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Stressed? These Ideas Can Help
June 4, 2019
One thing life has taught me: if you are interested, you never have to look for new interests. They come to you. When you are genuinely interested in one thing, it will always lead to something else.
-Eleanor Roosevelt

The Harvard Graduate School of Education website offers an article written by Lory Hough called, “Helping Early Childhood Educators De-Stress.” Here are four tips Hough shares:

‘Recognize when other teachers are at their breaking point. Many of the symptoms of burnout or unhealthy stress may not be obvious to others, but signs of fatigue, difficulty concentrating or attending to tasks, edginess and irritability, sadness, or detachedness and isolation could indicate that a teacher is having trouble. Frequent unexplained or illness-related absences can be a definite sign that something is wrong. Disengagement from the teaching community or in the classroom can also be a sign that it’s time to check in.

Find community. Now…Teachers who have access to a community of support have a go-to system for affirmation, reflection, and solidarity. They have someone or a group of people they can talk to after a stressful day, and in talking they might get ideas about how to respond next time or simply some positive acknowledgment that things will be okay.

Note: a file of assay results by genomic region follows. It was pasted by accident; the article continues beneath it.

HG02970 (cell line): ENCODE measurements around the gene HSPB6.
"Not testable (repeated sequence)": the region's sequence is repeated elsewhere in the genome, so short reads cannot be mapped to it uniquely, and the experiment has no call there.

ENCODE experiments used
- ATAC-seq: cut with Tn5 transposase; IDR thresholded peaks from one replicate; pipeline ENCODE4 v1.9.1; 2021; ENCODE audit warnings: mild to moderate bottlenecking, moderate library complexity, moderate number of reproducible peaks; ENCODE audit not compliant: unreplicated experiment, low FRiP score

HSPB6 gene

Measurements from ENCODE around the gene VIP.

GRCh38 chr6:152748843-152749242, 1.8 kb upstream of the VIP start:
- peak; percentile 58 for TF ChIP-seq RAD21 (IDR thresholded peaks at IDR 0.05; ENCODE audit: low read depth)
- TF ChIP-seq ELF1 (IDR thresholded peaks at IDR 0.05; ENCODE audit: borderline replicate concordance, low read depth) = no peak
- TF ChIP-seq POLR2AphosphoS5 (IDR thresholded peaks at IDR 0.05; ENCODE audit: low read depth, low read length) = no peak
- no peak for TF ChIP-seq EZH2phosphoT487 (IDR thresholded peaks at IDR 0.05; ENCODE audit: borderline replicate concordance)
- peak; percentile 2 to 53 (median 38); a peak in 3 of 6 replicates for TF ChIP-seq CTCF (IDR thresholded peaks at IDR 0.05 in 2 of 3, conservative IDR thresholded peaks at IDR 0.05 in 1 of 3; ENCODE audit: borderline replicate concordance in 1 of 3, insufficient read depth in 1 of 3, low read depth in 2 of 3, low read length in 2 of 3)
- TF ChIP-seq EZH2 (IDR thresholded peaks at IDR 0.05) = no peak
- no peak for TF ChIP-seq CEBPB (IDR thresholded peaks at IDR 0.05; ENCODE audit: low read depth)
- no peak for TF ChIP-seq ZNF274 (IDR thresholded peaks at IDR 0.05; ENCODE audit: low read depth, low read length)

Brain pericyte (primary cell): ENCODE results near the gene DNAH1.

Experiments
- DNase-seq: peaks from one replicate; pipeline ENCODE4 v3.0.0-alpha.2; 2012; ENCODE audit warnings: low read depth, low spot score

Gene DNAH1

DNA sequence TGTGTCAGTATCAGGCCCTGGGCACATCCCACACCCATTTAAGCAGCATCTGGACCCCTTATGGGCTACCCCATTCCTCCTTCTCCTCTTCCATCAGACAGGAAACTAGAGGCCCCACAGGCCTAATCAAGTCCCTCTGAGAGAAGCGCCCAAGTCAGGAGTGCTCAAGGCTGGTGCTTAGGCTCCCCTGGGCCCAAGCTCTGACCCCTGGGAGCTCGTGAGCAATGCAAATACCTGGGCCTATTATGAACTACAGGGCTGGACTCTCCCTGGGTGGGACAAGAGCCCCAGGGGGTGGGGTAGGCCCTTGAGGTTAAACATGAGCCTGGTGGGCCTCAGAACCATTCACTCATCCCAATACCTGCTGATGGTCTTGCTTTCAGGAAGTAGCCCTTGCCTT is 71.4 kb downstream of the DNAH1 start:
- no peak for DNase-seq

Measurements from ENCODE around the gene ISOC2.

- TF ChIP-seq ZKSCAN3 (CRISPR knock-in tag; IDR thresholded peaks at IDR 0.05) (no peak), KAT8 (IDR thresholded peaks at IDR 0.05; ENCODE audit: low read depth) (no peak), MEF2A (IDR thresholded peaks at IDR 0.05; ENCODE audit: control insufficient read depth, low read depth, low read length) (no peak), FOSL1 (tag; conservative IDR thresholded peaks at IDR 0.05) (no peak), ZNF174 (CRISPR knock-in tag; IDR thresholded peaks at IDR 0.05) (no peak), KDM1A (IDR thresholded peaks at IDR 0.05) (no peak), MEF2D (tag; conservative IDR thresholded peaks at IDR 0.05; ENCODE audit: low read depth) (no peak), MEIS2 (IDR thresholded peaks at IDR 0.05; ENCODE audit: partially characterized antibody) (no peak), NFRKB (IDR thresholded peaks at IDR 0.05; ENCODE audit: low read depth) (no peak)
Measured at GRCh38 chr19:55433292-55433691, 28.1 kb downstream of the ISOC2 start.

Reconnect to intention. Ask yourself why you wanted to become a teacher in the first place. What have you always loved about working with young children and their families, and what are the short- and long-term goals for your work? Find meaning in your work.

Take time for yourself. It’s important to develop a daily self-care practice or habits that bring calm between (inevitably) stressful moments. This can include yoga, mindful walking, or even mindful eating, which includes noticing and savoring textures and flavors. During the school day, which can feel hectic, teachers can find quiet spots during breaks, engaging socially with colleagues over lunch or at the end of the day. Self-care and strong community bonds aren’t luxuries; they’re essential components in providing quality experiences for children.


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